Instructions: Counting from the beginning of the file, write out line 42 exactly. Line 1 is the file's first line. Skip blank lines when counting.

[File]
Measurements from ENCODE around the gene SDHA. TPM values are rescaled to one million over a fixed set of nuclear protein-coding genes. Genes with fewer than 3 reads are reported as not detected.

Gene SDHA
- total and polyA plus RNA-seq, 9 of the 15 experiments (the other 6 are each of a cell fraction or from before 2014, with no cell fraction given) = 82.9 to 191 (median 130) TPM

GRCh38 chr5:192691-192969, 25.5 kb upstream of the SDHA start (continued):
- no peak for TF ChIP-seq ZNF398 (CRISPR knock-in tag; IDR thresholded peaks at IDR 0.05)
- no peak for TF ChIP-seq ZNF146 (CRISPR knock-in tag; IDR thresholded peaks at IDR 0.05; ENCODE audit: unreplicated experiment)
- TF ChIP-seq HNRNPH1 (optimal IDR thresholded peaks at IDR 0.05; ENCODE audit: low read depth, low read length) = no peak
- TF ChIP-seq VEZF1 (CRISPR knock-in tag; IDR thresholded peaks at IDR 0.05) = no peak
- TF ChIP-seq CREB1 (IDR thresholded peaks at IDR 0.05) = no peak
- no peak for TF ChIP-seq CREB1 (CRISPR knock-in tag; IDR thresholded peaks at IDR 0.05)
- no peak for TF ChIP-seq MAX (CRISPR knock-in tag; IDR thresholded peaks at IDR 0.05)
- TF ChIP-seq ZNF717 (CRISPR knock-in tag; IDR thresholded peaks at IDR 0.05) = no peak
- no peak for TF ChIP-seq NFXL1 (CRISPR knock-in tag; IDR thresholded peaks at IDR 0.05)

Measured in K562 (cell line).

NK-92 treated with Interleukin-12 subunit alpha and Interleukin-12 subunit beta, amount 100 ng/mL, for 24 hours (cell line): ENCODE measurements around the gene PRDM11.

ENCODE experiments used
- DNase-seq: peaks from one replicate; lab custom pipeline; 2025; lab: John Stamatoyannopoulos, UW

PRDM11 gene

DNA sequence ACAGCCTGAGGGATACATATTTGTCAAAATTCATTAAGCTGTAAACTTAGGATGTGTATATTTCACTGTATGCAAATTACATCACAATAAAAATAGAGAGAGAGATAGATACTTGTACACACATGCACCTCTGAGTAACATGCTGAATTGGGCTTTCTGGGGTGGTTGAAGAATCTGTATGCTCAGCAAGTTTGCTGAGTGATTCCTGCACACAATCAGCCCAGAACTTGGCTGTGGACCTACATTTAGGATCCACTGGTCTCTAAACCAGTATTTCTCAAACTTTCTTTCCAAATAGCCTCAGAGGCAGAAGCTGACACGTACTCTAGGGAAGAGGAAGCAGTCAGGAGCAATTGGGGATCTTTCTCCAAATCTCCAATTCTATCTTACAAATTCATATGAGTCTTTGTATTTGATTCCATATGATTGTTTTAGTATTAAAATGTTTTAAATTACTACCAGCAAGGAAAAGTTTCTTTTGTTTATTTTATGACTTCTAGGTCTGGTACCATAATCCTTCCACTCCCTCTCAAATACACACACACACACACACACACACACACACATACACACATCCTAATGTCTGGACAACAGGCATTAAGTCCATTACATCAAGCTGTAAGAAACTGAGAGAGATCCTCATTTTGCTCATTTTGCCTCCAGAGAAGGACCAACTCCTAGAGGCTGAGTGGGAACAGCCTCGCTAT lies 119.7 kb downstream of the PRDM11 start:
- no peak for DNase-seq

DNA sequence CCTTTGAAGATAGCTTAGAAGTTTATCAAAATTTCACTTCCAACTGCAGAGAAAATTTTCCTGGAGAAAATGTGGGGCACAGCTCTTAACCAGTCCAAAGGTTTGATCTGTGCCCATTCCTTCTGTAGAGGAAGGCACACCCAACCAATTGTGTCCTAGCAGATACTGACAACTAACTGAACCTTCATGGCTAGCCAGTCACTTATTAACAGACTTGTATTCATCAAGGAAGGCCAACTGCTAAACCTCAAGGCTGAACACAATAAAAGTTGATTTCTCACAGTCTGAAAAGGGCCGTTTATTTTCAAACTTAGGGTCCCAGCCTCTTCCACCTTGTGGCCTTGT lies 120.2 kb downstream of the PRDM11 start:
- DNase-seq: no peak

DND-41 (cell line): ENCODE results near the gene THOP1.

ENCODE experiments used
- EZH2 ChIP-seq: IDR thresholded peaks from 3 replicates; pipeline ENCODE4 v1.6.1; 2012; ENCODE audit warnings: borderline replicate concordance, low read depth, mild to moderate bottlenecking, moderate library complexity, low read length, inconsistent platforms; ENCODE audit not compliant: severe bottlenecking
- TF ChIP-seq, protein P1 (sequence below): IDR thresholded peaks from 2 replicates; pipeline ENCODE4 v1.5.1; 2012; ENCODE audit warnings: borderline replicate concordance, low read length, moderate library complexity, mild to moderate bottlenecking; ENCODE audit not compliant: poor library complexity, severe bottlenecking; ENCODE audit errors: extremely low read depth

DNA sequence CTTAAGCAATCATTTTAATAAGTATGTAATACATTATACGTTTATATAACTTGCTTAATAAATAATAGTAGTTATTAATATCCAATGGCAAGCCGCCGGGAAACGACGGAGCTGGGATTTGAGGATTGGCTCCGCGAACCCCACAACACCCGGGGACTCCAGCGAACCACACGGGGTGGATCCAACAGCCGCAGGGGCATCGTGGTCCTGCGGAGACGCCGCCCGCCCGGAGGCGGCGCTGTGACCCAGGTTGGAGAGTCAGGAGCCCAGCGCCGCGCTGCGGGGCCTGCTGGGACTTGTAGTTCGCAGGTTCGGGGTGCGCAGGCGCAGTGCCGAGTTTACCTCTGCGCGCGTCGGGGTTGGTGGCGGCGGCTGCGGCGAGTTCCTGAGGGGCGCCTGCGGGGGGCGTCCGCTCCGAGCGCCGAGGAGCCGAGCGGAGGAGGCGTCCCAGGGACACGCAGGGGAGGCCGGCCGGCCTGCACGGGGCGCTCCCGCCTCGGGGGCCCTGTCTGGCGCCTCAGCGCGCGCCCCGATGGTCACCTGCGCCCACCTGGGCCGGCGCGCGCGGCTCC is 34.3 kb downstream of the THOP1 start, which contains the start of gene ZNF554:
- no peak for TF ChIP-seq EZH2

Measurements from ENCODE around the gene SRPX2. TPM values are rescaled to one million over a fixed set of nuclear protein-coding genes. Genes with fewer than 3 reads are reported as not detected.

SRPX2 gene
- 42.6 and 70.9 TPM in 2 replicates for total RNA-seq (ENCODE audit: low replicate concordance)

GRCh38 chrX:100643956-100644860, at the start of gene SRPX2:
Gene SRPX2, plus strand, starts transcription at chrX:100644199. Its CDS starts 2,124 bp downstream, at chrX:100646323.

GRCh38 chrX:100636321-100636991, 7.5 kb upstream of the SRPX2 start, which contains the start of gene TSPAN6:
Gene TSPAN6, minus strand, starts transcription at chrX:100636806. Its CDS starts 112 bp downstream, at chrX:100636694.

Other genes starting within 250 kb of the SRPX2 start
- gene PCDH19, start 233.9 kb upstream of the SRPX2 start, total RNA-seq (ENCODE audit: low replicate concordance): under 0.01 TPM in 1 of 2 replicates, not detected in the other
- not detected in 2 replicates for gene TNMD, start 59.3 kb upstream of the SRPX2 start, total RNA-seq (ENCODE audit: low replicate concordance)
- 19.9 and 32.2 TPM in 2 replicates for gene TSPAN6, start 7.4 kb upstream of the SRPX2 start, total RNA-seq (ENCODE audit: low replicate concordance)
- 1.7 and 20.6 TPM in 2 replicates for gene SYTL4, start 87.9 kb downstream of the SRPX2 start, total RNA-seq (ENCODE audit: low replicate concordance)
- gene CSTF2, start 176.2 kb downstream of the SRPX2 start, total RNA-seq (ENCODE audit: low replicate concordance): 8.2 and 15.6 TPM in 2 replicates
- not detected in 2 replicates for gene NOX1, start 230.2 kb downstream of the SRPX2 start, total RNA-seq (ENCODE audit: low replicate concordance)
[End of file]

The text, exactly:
- not detected in 2 replicates for gene NOX1, start 230.2 kb downstream of the SRPX2 start, total RNA-seq (ENCODE audit: low replicate concordance)